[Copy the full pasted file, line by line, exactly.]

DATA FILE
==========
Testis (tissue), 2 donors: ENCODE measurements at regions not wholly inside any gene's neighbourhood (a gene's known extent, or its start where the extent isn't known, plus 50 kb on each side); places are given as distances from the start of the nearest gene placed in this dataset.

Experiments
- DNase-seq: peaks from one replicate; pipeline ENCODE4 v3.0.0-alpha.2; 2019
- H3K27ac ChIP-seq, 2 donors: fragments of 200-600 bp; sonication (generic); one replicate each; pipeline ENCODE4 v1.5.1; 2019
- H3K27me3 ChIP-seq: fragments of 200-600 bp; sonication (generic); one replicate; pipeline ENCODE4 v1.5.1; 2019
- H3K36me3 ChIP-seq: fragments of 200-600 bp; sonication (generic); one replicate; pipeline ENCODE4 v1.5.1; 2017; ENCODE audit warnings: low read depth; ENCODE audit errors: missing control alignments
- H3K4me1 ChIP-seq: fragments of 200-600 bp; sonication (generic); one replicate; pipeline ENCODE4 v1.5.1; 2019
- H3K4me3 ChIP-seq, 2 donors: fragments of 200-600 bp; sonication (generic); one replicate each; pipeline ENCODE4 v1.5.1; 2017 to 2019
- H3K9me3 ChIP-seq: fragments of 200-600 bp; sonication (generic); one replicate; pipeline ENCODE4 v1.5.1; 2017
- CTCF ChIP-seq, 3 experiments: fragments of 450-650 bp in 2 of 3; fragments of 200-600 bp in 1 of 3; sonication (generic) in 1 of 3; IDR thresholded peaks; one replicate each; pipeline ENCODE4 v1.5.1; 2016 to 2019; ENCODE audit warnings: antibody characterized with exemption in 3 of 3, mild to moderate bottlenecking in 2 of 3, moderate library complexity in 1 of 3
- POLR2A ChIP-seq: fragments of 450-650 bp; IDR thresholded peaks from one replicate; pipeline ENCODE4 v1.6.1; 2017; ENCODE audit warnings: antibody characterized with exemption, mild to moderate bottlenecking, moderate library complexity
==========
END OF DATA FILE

Testis (tissue), 2 donors: ENCODE measurements at regions not wholly inside any gene's neighbourhood (a gene's known extent, or its start where the extent isn't known, plus 50 kb on each side); places are given as distances from the start of the nearest gene placed in this dataset.

Experiments
- DNase-seq: peaks from one replicate; pipeline ENCODE4 v3.0.0-alpha.2; 2019
- H3K27ac ChIP-seq, 2 donors: fragments of 200-600 bp; sonication (generic); one replicate each; pipeline ENCODE4 v1.5.1; 2019
- H3K27me3 ChIP-seq: fragments of 200-600 bp; sonication (generic); one replicate; pipeline ENCODE4 v1.5.1; 2019
- H3K36me3 ChIP-seq: fragments of 200-600 bp; sonication (generic); one replicate; pipeline ENCODE4 v1.5.1; 2017; ENCODE audit warnings: low read depth; ENCODE audit errors: missing control alignments
- H3K4me1 ChIP-seq: fragments of 200-600 bp; sonication (generic); one replicate; pipeline ENCODE4 v1.5.1; 2019
- H3K4me3 ChIP-seq, 2 donors: fragments of 200-600 bp; sonication (generic); one replicate each; pipeline ENCODE4 v1.5.1; 2017 to 2019
- H3K9me3 ChIP-seq: fragments of 200-600 bp; sonication (generic); one replicate; pipeline ENCODE4 v1.5.1; 2017
- CTCF ChIP-seq, 3 experiments: fragments of 450-650 bp in 2 of 3; fragments of 200-600 bp in 1 of 3; sonication (generic) in 1 of 3; IDR thresholded peaks; one replicate each; pipeline ENCODE4 v1.5.1; 2016 to 2019; ENCODE audit warnings: antibody characterized with exemption in 3 of 3, mild to moderate bottlenecking in 2 of 3, moderate library complexity in 1 of 3
- POLR2A ChIP-seq: fragments of 450-650 bp; IDR thresholded peaks from one replicate; pipeline ENCODE4 v1.6.1; 2017; ENCODE audit warnings: antibody characterized with exemption, mild to moderate bottlenecking, moderate library complexity